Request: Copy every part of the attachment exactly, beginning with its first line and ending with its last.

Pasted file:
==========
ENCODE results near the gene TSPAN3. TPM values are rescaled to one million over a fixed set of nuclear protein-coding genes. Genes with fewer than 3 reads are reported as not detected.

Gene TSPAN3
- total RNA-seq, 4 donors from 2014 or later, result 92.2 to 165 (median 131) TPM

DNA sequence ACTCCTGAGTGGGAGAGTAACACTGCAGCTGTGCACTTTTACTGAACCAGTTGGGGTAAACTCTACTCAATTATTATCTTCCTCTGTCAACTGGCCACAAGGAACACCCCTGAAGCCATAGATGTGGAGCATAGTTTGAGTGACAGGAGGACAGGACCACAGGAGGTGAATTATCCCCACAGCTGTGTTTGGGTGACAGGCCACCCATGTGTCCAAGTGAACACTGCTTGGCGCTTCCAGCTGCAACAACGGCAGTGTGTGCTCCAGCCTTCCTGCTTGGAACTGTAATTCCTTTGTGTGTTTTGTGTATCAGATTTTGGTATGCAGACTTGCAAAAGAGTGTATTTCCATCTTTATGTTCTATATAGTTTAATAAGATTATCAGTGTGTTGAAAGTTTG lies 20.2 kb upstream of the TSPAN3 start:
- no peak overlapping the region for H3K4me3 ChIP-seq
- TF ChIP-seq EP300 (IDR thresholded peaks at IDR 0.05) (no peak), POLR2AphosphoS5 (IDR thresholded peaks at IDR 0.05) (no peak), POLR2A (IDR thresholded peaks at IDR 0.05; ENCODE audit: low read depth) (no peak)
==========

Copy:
ENCODE results near the gene TSPAN3. TPM values are rescaled to one million over a fixed set of nuclear protein-coding genes. Genes with fewer than 3 reads are reported as not detected.

Gene TSPAN3
- total RNA-seq, 4 donors from 2014 or later, result 92.2 to 165 (median 131) TPM

DNA sequence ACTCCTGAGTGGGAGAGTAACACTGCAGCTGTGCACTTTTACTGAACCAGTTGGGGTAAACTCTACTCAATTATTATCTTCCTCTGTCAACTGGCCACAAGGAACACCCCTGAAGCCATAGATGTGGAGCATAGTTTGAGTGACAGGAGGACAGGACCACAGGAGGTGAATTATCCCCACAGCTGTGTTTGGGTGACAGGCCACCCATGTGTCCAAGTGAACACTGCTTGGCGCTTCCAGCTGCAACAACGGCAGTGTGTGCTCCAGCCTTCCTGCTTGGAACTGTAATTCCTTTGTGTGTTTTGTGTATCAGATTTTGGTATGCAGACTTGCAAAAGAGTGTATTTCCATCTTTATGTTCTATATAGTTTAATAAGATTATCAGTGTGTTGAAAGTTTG lies 20.2 kb upstream of the TSPAN3 start:
- no peak overlapping the region for H3K4me3 ChIP-seq
- TF ChIP-seq EP300 (IDR thresholded peaks at IDR 0.05) (no peak), POLR2AphosphoS5 (IDR thresholded peaks at IDR 0.05) (no peak), POLR2A (IDR thresholded peaks at IDR 0.05; ENCODE audit: low read depth) (no peak)